[This application has been revised and substantively improved on the basis of reviewers'recommendations. Changes within the proposal are highlighted by a different font (compared to this original font) and are bracketed. The following improvements should be apparent in the present proposal: Many studies from the original proposal have been dropped, and the project has been streamHned. It is difficult to resist being overly ambitious, as was true of the original submission, when proposing five years of experiments from a large and productive research team that is excited about our collaborative opportunities, both among ourselves and with the other investigators in this program who are studying complementary phenomena. On the one hand, the rhesus monkeys tested in these studies complete, as a group, almost 100,000 trials per week across tasks and studies, providing an ample foundation for the present investigations as well as the studies proposed by other researchers in this program. Similarly, this project team tested an average of over 500 undergraduate volunteers per year in the last four years. We certainly want to generate the most science possible across the proposed 5-year funding period. On the other hand, we acknowledge that the more studies that are described in a single proposal, the less clear the details of those studies can be, the less coherent the proposal appears, and the harder it becomes to see the theme that ties the studies together. In organizing the remaining experiments, we have sharpened our construct definitions by ensuring that the tasks in Study 1 reflect the control of attention (selection of some stimuli rather than others) for processing. There is of course a longstanding debate regarding whether attention is selection of stimuli for processing (early selection), or selection of a response (late selection). In light of the reviewers'comments, we avoided this debate in the present proposal by choosing early-selection tasks (tests of how well individuals select some stimuli and ignore others). We moved response-selection tasks, together with other tests of cognitive control, into Study 2. Several very interesting cognitive tests related to executive functioning (including planning, monitoring, and statistical learning were deleted from Studies 2 and 3 so as to maintain theme of """"""""the control of attention"""""""" across the project. Although we agree with the reviewer who described these tasks as clever and compelling, we also agreed with the reviewers who saw them as peripheral to the central theme. Study 3 was consequently refocused on the reciprocal role of attention and learning?which seems critical, given our desire to understand how learning establishes the experiential and executive constraints that vie for control over attention (i.e., of anchoring """"""""executive"""""""" in behavior rather than allowing it to remain an undefined homunculus. This study also supports our translational effort to identify particular t3rpes of training (including symbol training) that might alter the control of attention. The net result of these reductions in experiments, together with the decision to move the details of the fMRI testing and analyses to the Core where they belong, provided space for elaborating on the brain-behavior experiments we will tackle during this funding period. We have attempted to show that it is timely to study these cognitive competencies using neuroimaging technologies. We have also added to the preliminary studies to build the foundation for this entire proposal. At the same time, we did add several experiments that were specifically recommended by the reviewers or by our review of the recent literature, including (a) a replication of two previous findings (Ei.i) using conditions that calibrate baseline performance levels across species;(b) addition of the eyes-looking task to complete the possible comparisons within the cognitive-control study E2.1;and (c) addition of CPT-AX testing to distinguish between proactive and reactive responding, consistent with a recent model of cognitive control. The results of Ei.i could potentially change the design of each subsequent experiment. In this revision, we believe that we've achieved a good balance by including the studies that have the greatest probability of addressing our specific aims, and by eliminating relatively uninformative or potentially redundant tests of specific populations or with specific measures. We recognize that one confusing element of the original proposal pertained to which participant groups would be tested on which specific studies. In part, this is a result of our desire to base those decisions on the results of earlier experiments. For example, we don't want to administer a task to children or chimpanzees until it has been shown to be a good task, in the sense of producing meaningful variations as a result of the independent-variable manipulations, in testing with undergraduate participants or monkeys. It is neither practical nor scientifically necessary to test every group (naive and experienced macaques, capuchins, chimpanzees, children, undergraduates with and without ADHD) on every task and condition. However, we want understand attention control from comparative, developmental, neuropsychological, and of course cognitive perspectives, and thus it is necessary to test multiple groups. Additionally, to control for the influence of different levels of motivation, training, and so forth, it is necessary to produce converging evidence by using multiple tasks. Taking all of this into consideration, the final proposal is summarized below: Study 1. The determinants of attention: What controls selection of cues that compete for processing? Subjects = Rhesus monkeys. Capuchin monkeys, undergraduate volunteers;chimpanzees, children and adults with ADHD possible on a subset of tasks, contingent on initial findings;neuroimaging studies likely with a subset of tasks, contingent on initial findings (e.g., fMRI and TCD with humans of Stroop-like selection, ANT, CPT;TMS witii monkeys of anti-saccade, ANT) a. Stroop-like selection: Ei.i=numerical Stroop;Ei.3=ANT;Ei.4= multi-modal """"""""Stroop"""""""", social Stroop (E1.4), global/local, bullseye flanker b. Attention scanning: Ei.i=anti-saccade;Ei.2=dual-task paradigms;Ei.3=ANT c. Attention sustaining: Ei.3=CPT, MOT, ANT Study 2. How does attention control relate to other aspects of cognitive control? Subjects = Rhesus monkeys. Capuchin monkeys, undergraduate volunteers;chimpanzees, children and adults with ADHD possible on a subset of tasks, contingent on initial findings;;neuroimaging studies possible with a subset of tasks, contingent on initial findings (e.g., fMRI and TCD with humans of inhibition tasks, running memory;TMS with monkeys of Simon-task) a. Inhibition tasks: E2.i=dots, heart/flower, eyes-looking;E2.4=stop-signal b. Set-switching: E2.2=Shape School, WCST c. Working memory: E2.3=running memory, N-back, symmetry span Study 3. How does learning influence attention control, and how does attention influence learning? Subjects=Rhesus monkeys, Capuchin monkeys;humans and chimpanzees possible , contingent on initial findings a. Relational/Associative learning: E3.i=meaningful failures, meditational paradigm b. Training effects: E3.2=symbol training;E3.3= """"""""executive"""""""" training The theme that binds these studies is the competition between stimulus events (e.g., attention capture), stimulus associations (e.g., conditioned or primed attention), and higher-order intentions (e.g., executive attention) for the control of selection and behavior. Although this specific model is not accepted in the literature, there is little reason for concern that the data would be impugned if the framework is rejected. This theoretical perspective echoes the longstanding and widely embraced distinction between top-down and bottom-up processing (a distinction known by many names) and is consistent with the recent effort in comparative cognition to understand cognitive control while acknowledging stimulus control. Our competition framework, inspired by neural-net connectionist modeling, finds theoretical kinship with numerous other theories (e.g., the race model of attention;Bundesen, 2000). Although the distinction between the capture of attention by environmental cues (like motion, sudden change, and dishabituation) and control of attention by experience (as in contention-scheduled, automatic, and primed processing) is unique to the present model, the experiments proposed here will permit empirical test of whether attention is influenced by variables falling into these three specific classes?or perhaps into just two, or even just one category. In summary, one need not embrace the framework to find value in the studies. What seems unlikely to be fragile about the model is the assumption that multiple potential cues compete for attention (as reflected behavior) at any moment in time; that by varjdng the potency or strength of each of these cues and measuring the results on response latency, accuracy, and pattern, one can identify meaningful individual and group (including species) differences in the control of attention;that these characteristic differences in sensitivity to various competing constraints on attention may also be evident in the control of other cognitive operations;and that reliable variations in the control of attention should be manifest in different patterns of brain activity that correspond to the different patterns of behavioral response. At a large and diverse university like Georgia State where most of the human participants will be tested, concerns about the representativeness of the sample are limited. However, this proposal also extensively employs a colony of highly experienced resident animals at the Language Research Center, and so we are particularly concerned about the suggestion that these animals and their prior experience could seriously compromise the present results. Without doubt, we are able to test these monkeys and apes on tasks that would be difficult or impossible to administer to naive animals. Similarly, these animals have demonstrated some cognitive competencies that were heretofore thought beyond the range for monkeys or apes. Part of the reason we have such confidence in Our hypotheses that monkeys differ from humans in the capacity for executive control of attention is that these particular monkeys seem ideally trained and prepared for comparison with humans on computerized cognitive tasks. Each of the tasks proposed here builds on extant repertoires and prior experience, just as we assume that the humans will enter each test with a history of experiences in attending, learning, and problem solving that serves to prepare them. That said, we do intend to assess the role of experience, in part by testing relatively naive macaques on selected tasks. In sum, we believe that the monkeys'and chimpanzees'history of participation in cognitive research supports and is a strength of the current proposal. As the reviewers correctly note, the critical challenge of such a program of research?indeed, of every scientific study of different groups, whether the groups are defined by species, age, culture, diagnostic category, performance level, or some other criterion?is to ensure that the different groups are tested comparably. This team of investigators is highly experienced with such between-groups comparisons, although this alone does not change the difficulty of the task at hand. Individual and group differences in sensitivity to stimulus conditions, delay of reward, and similar variables are inherent in these comparisons, and indeed are a topic of study in this proposal. We have built several validity- and calibration-checks into these studies, and we've expanded the discussion of these in the proposal. Briefly, our confidence in the conclusions from these between-groups comparisons will be increased to the degree that (a) they reflect convergent evidence across tasks and manipulations (e.g., species differences in the capacity for the executive control of attention are seen in Stroop and vigilance tasks, and are similar for manipulations of incentive and for manipulations of concurrent workload);(b) within-subject differences serve as the foundation for between-groups comparisons (e.g., monkeys are not less attentive than chimpanzees, but compared to chimps the monkeys'attention was more affected by increases in stimulus-response association strength);(c) manipulations have similar effects across groups in baseline performance?verifying that performance is not at ceiling or floor and that the manipulation is sufficiently large to influence behavior?but different effects across groups in the critical stimulus-conflict conditions (e.g., stimulus movement improves target detection for children and adults, but is more disruptive for children than adults when nontarget stimuli move);and (d) training and/or instructions are provided to ensure that asymptotic or criterial performance is being compared for all groups. Without denjdng the challenge before us, we believe that the reviewers'suggestions have improved our ability to address our specific aims with studies that will withstand the judgment of the literature.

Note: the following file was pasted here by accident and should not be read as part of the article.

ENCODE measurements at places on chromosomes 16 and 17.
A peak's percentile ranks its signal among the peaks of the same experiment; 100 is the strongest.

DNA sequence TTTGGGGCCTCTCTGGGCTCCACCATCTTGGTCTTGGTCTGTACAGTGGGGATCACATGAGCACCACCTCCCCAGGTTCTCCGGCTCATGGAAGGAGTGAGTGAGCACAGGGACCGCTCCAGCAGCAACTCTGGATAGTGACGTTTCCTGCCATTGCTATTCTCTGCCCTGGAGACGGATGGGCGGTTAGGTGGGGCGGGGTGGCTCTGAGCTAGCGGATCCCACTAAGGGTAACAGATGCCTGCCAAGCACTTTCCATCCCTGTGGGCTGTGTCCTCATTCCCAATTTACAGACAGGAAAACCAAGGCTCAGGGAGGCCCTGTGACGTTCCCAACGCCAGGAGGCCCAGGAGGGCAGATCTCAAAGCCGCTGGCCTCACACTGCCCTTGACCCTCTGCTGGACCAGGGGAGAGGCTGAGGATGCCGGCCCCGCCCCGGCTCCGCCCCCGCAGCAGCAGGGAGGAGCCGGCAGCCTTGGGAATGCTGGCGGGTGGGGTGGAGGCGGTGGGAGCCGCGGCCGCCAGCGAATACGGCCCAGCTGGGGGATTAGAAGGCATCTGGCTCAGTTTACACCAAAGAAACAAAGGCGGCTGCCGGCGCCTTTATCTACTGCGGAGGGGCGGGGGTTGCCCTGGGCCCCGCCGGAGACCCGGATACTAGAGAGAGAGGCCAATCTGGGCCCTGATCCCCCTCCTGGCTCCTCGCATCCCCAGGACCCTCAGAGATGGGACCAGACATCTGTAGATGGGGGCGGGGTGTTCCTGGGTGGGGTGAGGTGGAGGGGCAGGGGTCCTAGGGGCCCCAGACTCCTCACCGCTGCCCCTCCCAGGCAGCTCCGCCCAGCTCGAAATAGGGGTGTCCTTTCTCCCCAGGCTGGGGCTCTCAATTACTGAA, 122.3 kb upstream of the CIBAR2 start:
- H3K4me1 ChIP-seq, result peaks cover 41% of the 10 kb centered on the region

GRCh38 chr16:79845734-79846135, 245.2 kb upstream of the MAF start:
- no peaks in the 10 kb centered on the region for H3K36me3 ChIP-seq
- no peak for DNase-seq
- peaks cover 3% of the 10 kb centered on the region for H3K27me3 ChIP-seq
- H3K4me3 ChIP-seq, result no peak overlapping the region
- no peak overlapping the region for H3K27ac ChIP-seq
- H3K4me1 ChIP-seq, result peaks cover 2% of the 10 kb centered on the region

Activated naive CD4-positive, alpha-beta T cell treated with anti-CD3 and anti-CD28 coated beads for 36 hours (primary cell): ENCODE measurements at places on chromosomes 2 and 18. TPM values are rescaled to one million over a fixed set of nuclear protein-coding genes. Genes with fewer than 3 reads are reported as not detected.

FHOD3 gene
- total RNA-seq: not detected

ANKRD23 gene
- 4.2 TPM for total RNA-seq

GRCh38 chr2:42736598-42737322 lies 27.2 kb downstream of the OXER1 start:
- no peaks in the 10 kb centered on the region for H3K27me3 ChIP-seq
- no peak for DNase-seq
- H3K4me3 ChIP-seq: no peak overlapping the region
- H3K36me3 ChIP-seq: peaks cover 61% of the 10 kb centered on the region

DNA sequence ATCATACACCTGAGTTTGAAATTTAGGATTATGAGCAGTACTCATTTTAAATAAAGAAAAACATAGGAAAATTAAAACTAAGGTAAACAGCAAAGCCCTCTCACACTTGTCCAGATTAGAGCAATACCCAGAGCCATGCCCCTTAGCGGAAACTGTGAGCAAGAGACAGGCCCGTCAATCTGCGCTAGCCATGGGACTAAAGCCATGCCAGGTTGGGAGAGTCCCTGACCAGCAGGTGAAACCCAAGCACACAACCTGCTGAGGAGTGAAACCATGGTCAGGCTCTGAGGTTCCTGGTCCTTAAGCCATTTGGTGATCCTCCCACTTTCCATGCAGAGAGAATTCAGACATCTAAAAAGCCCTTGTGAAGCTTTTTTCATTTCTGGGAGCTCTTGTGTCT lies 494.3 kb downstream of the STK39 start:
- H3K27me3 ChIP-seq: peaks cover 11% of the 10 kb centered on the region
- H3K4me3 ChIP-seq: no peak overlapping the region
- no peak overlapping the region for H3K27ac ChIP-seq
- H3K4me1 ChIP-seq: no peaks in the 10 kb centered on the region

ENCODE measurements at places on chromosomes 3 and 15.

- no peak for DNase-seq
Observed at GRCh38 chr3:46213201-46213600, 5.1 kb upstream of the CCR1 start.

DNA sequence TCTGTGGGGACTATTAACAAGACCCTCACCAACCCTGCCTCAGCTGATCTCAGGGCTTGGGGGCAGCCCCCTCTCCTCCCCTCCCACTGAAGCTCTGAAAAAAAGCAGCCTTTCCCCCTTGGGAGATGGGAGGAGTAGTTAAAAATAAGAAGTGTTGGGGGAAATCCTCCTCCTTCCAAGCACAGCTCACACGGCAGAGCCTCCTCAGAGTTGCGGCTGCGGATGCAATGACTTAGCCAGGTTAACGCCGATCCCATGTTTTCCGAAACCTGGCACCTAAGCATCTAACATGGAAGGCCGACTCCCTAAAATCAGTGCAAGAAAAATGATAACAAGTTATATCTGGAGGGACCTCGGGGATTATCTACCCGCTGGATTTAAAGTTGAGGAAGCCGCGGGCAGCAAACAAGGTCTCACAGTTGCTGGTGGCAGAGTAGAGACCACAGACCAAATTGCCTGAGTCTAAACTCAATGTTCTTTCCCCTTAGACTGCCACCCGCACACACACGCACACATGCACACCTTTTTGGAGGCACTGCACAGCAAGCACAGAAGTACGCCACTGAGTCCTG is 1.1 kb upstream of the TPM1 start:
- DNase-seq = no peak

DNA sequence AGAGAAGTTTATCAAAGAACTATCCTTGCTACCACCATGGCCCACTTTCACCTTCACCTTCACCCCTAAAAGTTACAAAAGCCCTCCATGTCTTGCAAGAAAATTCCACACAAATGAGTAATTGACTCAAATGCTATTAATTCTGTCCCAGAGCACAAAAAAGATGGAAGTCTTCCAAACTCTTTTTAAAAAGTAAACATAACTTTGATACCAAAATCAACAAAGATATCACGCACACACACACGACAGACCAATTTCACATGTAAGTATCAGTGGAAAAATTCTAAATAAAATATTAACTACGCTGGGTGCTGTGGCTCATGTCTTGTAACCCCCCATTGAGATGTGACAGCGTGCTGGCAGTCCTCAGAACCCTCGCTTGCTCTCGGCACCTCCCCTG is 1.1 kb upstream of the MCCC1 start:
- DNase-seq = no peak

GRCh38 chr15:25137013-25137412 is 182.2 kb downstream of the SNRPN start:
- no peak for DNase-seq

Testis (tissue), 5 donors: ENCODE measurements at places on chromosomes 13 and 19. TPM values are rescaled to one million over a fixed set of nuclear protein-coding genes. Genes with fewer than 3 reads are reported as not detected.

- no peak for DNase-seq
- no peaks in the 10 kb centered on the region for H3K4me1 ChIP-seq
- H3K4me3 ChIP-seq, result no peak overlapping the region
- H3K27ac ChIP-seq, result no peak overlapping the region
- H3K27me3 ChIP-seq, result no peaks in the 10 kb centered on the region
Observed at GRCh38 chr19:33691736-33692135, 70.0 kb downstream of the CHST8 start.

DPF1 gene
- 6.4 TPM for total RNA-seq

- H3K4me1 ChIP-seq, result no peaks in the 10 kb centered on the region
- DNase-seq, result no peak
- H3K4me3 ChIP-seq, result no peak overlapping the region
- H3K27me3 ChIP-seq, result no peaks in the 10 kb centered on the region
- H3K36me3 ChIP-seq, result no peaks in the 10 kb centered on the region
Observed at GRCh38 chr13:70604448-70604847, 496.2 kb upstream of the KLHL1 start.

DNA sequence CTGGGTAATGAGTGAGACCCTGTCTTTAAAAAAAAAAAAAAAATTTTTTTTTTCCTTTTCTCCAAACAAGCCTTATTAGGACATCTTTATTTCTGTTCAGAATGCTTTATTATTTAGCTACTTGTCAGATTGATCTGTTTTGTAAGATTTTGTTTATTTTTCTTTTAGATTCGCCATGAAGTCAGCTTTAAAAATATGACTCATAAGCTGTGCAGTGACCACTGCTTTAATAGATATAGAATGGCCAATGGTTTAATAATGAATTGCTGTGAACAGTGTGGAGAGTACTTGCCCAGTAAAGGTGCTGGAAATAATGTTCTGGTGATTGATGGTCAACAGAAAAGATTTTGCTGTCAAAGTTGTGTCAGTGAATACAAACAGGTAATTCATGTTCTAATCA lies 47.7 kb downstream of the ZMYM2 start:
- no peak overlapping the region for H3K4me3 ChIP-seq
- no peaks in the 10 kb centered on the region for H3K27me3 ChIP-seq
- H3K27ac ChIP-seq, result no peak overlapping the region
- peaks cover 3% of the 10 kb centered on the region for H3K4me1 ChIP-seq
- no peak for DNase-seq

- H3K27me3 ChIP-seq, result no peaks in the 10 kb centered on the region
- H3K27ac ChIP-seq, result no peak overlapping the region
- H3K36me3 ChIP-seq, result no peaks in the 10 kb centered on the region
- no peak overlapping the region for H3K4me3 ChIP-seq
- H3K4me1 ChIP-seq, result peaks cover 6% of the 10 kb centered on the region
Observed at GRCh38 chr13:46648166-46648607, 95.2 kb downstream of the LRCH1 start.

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Eunice Kennedy Shriver National Institute of Child Health & Human Development (NICHD)